Coronavirus disease 2019 (COVID-19) is the official name given by the World Health Organization (WHO) to the disease caused by SARS-CoV-2 (formerly known as 2019-nCoV), the new coronavirus that surfaced in Wuhan, China in 2019 and spread around the globe. The WHO considers COVID-19 to be a pandemic, a disease outbreak that covers a wide geographic area and affects an exceptionally high proportion of people.
Knowledge about the spread and potential treatment of COVID-19 is rapidly evolving as scientists investigate the disease. There is still a lot to learn about how the virus spreads, and why some infected people have no symptoms at all—or experience only mild cold-like symptoms that resolve on their own. COVID-19 attacks the lungs, and researchers are also trying to understand why a significant minority of those infected have serious symptoms, sometimes leading to pneumonia and even death.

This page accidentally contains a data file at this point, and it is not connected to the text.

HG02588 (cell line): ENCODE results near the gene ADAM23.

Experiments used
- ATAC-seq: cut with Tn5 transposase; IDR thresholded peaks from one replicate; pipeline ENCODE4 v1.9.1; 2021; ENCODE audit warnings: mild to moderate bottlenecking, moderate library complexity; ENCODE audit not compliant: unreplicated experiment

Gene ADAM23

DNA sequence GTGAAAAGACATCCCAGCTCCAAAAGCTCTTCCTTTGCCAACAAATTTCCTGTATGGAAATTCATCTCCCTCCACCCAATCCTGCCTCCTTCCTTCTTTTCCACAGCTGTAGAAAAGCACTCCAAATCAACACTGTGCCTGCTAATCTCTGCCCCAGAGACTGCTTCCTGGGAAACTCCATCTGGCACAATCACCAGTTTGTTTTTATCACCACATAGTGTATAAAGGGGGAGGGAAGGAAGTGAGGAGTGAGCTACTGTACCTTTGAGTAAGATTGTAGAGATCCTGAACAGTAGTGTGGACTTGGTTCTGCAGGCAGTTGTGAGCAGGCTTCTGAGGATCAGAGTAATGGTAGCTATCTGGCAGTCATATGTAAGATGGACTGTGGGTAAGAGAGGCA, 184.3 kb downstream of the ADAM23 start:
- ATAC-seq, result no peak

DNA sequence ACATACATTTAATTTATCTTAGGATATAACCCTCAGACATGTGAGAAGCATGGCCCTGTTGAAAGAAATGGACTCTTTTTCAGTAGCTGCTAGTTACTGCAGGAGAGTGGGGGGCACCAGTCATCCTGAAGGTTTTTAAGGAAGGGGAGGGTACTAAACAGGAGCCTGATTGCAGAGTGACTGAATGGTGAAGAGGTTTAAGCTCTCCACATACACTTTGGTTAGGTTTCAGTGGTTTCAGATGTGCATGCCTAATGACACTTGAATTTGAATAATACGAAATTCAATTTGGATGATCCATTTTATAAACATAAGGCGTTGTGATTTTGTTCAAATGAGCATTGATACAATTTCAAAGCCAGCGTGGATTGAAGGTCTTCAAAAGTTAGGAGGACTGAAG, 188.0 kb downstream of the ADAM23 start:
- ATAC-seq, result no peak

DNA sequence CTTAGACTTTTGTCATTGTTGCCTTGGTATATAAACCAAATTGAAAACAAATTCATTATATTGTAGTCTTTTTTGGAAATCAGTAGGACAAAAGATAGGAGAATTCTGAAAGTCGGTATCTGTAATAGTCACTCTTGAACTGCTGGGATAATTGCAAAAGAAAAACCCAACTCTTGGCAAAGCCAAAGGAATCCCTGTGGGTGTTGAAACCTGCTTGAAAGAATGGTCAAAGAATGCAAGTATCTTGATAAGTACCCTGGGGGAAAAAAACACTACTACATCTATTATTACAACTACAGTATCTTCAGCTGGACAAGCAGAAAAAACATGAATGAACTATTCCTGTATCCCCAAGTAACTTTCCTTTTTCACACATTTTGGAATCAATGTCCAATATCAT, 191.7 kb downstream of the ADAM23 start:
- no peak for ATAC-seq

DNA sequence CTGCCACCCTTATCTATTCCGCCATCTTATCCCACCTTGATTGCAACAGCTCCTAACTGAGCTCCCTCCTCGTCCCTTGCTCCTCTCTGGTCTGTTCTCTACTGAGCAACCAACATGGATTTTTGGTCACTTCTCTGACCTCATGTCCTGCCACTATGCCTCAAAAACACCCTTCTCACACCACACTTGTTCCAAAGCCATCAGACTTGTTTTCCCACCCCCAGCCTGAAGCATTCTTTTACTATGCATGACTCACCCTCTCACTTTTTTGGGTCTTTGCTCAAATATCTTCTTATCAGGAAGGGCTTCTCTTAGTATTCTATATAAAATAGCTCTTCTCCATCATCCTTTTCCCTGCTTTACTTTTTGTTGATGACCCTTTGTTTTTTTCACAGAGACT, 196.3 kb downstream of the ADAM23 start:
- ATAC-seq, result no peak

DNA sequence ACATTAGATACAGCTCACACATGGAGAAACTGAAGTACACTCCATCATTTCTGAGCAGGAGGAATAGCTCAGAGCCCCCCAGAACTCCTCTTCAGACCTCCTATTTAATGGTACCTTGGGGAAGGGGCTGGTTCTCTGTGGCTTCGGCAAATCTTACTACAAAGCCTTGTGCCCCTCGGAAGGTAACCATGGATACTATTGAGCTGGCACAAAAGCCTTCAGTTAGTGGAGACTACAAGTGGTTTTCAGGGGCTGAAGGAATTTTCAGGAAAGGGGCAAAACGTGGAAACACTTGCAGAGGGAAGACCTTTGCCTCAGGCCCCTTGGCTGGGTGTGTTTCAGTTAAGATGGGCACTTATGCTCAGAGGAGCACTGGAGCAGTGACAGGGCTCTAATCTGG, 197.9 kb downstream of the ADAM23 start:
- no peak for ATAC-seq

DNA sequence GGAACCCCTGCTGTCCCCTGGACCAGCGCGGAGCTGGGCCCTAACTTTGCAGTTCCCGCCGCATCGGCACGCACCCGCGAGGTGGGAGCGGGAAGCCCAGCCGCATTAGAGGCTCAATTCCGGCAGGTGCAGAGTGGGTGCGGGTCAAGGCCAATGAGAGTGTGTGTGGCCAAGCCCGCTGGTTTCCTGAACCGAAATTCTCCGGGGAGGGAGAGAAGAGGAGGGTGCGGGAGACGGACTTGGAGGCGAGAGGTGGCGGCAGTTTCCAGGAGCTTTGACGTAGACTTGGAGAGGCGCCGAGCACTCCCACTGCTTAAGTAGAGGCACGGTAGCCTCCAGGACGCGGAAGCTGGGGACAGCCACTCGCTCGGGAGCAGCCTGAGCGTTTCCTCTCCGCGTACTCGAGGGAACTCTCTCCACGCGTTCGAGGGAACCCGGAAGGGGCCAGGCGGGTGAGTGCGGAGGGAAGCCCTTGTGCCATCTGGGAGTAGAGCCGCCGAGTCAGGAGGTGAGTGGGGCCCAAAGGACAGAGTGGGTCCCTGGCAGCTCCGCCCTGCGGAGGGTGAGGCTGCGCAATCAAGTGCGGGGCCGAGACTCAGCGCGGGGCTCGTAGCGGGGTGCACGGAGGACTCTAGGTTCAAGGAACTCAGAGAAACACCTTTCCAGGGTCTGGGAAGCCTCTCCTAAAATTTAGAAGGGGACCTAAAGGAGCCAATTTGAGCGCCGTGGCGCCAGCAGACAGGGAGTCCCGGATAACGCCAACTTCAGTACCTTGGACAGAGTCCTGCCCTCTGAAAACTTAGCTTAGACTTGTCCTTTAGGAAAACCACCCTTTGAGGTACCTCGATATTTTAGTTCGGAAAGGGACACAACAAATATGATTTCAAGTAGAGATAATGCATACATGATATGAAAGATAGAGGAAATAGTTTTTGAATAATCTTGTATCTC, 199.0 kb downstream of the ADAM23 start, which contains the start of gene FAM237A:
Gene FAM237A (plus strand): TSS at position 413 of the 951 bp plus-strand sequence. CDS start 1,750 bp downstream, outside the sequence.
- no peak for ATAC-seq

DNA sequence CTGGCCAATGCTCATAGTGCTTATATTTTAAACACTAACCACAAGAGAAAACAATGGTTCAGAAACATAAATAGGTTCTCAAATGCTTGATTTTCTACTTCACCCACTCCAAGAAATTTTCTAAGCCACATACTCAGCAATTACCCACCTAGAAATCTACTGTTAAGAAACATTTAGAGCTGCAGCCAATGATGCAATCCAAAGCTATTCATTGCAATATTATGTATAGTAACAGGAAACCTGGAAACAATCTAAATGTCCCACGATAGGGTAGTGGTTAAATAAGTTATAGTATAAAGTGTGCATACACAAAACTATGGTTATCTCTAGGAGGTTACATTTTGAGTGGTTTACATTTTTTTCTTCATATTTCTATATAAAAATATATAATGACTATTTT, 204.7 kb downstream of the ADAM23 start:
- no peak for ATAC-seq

“There is still much to learn about how this pathogen is transmitted between individuals,” says Richard Martinello, MD, a Yale Medicine infectious diseases specialist and medical director of infection prevention at Yale New Haven Health. “Data is needed not only to better understand when those who become ill shed the virus, but also which body fluids contain the virus and how those may contaminate surfaces and even the air surrounding them.”